Project WAVY – Wearable hAptics for Virtual realitY
WAVY aims to design an advanced wearable haptic device for virtual reality, focusing on sensory illusions and making it accessible to the public. It is positioned in relation to three main research areas:
- wearable haptic devices and in particular kinesthetic devices;
- sensory illusions;
- a framework for easily designing haptic feedback for virtual reality and fostering creative processes.
Virtual reality (VR) has long been reserved for academia and industry. Today, it is finding its way into education, tourism, art, therapy and many other areas. Virtual reality has gained increasing interest in the consumer market in recent years thanks to the impact of technological advances in headsets, controllers and visual and audio rendering. However, a truly successful and complete virtual reality experience relies on exploiting all sensory modalities and giving the user the illusion that they are in a realistic world. To this end, a convincing haptic feedback, which allows touching and feeling during the interaction, is cruelly lacking.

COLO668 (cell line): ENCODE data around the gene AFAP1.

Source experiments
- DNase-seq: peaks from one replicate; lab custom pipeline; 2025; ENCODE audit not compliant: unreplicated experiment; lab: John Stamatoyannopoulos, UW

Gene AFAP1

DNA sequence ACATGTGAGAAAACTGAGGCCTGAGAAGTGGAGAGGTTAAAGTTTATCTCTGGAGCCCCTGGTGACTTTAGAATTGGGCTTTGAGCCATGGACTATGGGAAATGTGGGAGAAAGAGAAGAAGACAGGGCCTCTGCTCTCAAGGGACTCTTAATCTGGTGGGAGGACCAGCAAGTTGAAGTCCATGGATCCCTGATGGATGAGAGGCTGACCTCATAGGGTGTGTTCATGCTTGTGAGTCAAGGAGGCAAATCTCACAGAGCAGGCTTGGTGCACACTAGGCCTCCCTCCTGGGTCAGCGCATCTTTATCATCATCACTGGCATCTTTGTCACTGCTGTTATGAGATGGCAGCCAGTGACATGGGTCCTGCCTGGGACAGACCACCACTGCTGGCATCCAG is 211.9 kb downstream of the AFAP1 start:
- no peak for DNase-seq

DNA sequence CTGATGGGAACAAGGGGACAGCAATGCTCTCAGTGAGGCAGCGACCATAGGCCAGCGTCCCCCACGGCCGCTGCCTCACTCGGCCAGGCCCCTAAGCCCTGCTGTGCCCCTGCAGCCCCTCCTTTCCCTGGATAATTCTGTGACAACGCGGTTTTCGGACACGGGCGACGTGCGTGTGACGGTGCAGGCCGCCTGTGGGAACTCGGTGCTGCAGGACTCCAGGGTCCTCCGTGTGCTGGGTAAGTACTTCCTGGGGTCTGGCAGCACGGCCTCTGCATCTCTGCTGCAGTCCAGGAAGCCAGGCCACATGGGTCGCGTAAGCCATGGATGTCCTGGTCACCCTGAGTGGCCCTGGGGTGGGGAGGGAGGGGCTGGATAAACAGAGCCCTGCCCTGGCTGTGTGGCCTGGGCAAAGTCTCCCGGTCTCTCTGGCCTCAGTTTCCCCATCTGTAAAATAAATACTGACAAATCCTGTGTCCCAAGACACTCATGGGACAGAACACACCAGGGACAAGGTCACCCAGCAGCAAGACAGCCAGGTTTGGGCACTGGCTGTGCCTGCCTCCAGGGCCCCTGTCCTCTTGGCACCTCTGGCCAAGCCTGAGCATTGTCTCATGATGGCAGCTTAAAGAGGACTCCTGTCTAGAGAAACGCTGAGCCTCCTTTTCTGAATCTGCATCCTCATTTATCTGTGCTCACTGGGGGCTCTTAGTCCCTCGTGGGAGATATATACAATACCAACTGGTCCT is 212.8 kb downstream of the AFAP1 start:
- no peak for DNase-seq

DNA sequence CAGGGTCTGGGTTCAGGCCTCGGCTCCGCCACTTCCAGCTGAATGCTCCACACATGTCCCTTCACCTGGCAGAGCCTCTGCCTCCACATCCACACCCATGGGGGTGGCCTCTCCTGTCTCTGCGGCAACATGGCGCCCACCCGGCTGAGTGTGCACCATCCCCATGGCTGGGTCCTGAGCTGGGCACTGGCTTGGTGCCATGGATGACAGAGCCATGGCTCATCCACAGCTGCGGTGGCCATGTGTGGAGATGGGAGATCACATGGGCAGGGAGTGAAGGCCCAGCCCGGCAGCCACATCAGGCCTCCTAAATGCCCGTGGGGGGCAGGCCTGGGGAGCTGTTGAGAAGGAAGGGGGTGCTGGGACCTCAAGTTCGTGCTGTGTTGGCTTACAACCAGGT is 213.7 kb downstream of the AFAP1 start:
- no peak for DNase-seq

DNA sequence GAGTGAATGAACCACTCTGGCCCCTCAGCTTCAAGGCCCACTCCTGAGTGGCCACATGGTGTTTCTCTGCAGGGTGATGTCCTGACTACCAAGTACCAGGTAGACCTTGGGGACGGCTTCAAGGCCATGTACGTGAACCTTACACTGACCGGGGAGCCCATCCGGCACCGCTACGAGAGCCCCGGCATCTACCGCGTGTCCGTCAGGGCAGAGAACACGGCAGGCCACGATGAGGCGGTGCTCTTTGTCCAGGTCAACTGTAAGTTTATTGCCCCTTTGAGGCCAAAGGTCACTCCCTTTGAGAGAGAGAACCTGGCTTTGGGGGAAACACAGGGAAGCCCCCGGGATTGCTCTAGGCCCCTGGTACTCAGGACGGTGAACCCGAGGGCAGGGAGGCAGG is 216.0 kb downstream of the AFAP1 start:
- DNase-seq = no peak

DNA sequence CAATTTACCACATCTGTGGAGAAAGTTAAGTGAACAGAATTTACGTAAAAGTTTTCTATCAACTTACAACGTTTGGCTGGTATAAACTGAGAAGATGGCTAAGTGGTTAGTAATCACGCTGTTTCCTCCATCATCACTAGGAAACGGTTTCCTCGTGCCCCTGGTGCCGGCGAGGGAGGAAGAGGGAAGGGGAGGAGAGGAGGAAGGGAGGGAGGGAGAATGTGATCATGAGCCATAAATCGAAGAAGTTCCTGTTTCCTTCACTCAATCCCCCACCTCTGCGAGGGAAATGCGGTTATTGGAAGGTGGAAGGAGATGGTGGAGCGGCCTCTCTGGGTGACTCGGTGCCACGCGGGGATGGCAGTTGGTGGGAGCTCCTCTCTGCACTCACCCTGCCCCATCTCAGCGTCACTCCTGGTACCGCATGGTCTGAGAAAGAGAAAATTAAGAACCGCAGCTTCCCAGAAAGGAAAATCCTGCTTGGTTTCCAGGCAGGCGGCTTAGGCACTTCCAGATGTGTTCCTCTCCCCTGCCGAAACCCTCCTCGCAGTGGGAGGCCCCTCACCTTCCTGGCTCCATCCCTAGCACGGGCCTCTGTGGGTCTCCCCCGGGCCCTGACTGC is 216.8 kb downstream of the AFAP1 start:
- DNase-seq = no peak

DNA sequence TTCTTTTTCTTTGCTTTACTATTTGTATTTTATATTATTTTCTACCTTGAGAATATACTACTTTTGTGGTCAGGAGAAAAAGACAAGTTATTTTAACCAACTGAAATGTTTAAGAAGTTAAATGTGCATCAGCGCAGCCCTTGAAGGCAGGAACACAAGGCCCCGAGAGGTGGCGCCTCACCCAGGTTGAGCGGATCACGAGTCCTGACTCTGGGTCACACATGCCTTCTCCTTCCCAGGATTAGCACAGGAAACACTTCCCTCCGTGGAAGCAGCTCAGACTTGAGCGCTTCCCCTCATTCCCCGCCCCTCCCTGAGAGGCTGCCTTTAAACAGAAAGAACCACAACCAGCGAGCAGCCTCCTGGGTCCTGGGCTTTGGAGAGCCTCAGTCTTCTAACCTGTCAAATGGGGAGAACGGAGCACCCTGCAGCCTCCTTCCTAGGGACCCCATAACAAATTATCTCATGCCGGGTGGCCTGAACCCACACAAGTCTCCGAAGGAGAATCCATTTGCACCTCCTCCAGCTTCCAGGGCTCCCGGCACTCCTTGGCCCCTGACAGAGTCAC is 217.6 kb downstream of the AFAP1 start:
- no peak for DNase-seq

The objectives of the WAVY project are:
- to study the combination of multisensory perceptual illusions and haptic feedback (vibration, skin pressure, kinesthetic feedback) to enhance the overall experience in terms of presence, emotion, quality of feedback, etc.;
- design a lightweight, compact and affordable handheld haptic device for virtual reality that provides kinesthetic, vibrotactile and skin pressure feedback;
- further research into the haptic creation process and the development of a framework for “generic haptics”; this is to make it easier for people with little expertise in haptics to design haptic feedback for VR regardless of the device used and its capabilities.
The expected result is a device with a wide range of feedback (vibration, skin pressure, resistive feedback) associated with a software solution for creating haptic interactions and sensory illusions. The objective is that this software tool should be accessible and can be used to develop virtual reality applications via artistic and industrial use cases.
Partnerships and collaborations
This project involves ISIR through a partnership with Sorbonne University led by David Gueorguiev, CNRS Research. The consortium is composed as follows: